In Perspective: Reviewing the top issues of 2013
“Please stop and read the products Rich Keller and I chose as the Top 10 products of 2013. We think these products will help ag retailers and consultants do their jobs easier, better and more efficiently and thereby improve their farmers' operations.” As you sit down to read this issue of AgProfessional, the main work of the 2013 cropping season has wrapped up. As you prepare for the end of the year holidays, it’s a time to pause and reflect on the previous year.
It seems 2013 was a little kinder to crops across the Midwest. Although drought hung on in some areas, crops seemed to get enough water to produce a bumper crop at the end of the season. Last year’s small grain stocks appear to have been replenished with this year’s good harvest. Of course, it is uncertain how winter precipitation will impact next spring’s planting or if drought will carry into next season.
Seed companies continue to make progress on developing seed technologies to help farmers who are battling drought conditions. In the future, drought traits will be found in more and more seed offerings, which will help justify higher seed costs through higher yields.
Crop fertility and fertilizer issues also were big news in 2013. Concerns over nutrients in the nation’s waterways gained a lot of attention. Several states are working to improve water quality in river drainage basins by setting up new nutrient criteria. As we move into a new year, these issues will only continue to gain more traction and public awareness. Preserving the ability to apply fertilizer will be critical for farmers’ and ag retailers’ livelihoods. Be sure to be aware of issues in your state and don’t hesitate to get involved.
Although the introduction of new active ingredients has slowed in recent years, several new products were launched in 2013. Future introductions look to remain slow as crop protection companies aim to tweak existing formulations or to combine active ingredients into new combinations.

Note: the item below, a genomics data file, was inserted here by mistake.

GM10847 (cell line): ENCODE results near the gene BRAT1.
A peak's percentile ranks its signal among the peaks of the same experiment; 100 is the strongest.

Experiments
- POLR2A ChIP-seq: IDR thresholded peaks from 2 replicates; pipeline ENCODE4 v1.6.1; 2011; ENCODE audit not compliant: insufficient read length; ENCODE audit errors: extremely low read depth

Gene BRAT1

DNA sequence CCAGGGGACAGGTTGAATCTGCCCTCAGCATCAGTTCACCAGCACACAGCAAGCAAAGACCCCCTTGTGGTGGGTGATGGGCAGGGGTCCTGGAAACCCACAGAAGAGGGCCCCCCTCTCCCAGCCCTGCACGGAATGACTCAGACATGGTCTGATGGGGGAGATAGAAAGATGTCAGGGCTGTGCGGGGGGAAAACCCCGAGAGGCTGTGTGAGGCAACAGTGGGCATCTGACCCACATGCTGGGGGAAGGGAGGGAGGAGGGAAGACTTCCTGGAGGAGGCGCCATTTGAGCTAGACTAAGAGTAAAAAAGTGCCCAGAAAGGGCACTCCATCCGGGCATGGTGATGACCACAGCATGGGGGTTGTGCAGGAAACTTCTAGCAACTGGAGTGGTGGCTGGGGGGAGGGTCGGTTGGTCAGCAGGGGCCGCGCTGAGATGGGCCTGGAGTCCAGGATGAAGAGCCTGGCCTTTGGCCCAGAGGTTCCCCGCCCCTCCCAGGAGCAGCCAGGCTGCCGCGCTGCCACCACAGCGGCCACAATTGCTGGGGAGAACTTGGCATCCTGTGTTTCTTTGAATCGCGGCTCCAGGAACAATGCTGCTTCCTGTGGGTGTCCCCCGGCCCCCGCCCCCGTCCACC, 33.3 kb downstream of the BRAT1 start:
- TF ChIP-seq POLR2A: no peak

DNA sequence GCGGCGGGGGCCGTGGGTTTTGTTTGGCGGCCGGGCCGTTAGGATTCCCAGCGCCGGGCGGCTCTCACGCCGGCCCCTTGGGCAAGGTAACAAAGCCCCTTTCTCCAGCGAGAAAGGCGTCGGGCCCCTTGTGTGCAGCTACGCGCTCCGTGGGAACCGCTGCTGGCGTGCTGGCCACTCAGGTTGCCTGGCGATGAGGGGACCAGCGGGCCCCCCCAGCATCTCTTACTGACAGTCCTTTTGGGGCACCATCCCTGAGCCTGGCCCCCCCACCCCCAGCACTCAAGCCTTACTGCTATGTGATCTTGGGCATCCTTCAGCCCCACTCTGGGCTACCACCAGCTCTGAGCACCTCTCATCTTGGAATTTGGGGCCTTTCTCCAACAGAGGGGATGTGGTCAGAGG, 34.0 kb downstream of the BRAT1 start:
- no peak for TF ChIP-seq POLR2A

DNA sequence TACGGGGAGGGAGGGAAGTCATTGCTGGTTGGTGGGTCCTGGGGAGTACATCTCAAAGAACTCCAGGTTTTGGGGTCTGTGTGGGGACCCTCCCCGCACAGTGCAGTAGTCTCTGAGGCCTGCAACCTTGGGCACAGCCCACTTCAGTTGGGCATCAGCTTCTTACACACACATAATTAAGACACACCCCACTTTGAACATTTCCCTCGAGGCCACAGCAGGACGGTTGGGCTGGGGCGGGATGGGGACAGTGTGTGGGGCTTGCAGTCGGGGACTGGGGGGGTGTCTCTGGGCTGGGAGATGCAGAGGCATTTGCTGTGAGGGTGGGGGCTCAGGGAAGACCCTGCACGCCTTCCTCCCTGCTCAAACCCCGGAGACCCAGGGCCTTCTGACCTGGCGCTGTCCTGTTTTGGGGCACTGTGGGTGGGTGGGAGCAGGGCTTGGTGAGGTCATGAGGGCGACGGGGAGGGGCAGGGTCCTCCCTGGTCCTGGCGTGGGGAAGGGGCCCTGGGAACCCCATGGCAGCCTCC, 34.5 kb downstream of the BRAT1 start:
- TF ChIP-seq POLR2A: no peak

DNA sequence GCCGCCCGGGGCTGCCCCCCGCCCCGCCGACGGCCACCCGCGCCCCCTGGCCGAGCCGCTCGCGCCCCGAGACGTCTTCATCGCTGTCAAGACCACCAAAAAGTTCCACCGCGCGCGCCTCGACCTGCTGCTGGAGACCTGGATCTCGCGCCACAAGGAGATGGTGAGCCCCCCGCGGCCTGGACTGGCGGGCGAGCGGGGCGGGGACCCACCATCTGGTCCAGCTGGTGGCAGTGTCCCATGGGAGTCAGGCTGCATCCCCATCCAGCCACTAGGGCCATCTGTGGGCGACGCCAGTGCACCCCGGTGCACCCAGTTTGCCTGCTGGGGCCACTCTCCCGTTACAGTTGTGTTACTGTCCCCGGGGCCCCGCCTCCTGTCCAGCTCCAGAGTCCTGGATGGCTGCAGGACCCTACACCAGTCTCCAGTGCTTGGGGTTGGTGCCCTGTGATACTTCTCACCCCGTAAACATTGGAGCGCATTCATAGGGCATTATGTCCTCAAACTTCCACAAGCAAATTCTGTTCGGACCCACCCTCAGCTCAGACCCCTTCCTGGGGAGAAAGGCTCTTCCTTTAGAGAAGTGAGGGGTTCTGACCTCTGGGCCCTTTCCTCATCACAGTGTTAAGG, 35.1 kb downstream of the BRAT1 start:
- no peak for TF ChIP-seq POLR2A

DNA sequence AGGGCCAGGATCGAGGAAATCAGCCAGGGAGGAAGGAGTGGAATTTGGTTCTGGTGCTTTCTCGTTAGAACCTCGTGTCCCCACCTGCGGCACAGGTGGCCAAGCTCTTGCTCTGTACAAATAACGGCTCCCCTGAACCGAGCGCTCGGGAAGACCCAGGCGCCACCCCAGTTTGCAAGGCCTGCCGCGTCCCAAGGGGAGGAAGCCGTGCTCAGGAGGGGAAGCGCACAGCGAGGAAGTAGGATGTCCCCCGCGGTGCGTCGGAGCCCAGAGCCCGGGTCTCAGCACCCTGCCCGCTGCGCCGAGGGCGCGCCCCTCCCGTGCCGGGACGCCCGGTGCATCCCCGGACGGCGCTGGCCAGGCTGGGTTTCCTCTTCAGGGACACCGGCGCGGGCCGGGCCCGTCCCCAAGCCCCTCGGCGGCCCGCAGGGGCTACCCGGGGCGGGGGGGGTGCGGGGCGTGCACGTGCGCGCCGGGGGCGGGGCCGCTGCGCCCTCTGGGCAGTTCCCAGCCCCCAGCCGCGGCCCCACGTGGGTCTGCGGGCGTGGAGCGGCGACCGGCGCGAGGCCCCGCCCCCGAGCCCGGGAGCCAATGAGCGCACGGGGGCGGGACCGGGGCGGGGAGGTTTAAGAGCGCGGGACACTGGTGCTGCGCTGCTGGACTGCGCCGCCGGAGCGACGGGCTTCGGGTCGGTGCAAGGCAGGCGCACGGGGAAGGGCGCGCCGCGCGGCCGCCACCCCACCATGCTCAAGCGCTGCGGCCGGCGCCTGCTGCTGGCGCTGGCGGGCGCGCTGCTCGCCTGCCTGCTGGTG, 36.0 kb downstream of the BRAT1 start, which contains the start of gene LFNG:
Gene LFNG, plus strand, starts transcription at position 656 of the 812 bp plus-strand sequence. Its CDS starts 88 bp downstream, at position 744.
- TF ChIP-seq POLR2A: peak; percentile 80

Another hot button issue this year was genetically modified crops and the subsequent GMO labeling bills. States in the Northeast aimed to create a GMO labeling bloc by requiring contiguous states to pass similar legislation. At the end of 2013, that is in jeopardy as New Hampshire voted down its bill, threatening Maine’s GMO labeling bill.
The measure to label GMOs in Washington State was rejected by voters this fall. Many expected the labeling issue to pass, but the defeat has only reinvigorated anti-GMO activists who are redoubling their eff orts to get a large state to pass a GMO labeling bill. These activists have already announced their intention to bring bills to a public vote in 2014’s elections in order to reach a wider voting audience.
- Adequate rhizobia populations help protect soybean yields
- In-season imagery helps farmers grow and protect healthy crops
- Ag markets proved rather volatile Wednesday afternoon
- Farm Bill enables record USDA investments in rural water systems
- Ag markets diverged Wednesday morning
- Do soybeans need N fertilizer?
- Commentary: Blame anti-GMO groups for deaths
- Julie Borlaug says biotech is necessary in fight against hunger
- What does “sustainable” food and agriculture really mean?
- Ohio bill to require certification to apply fertilizer
- Carbon-dioxide hurts nitrogen assimilation by plants
- FCC aims to offer high-speed internet to rural America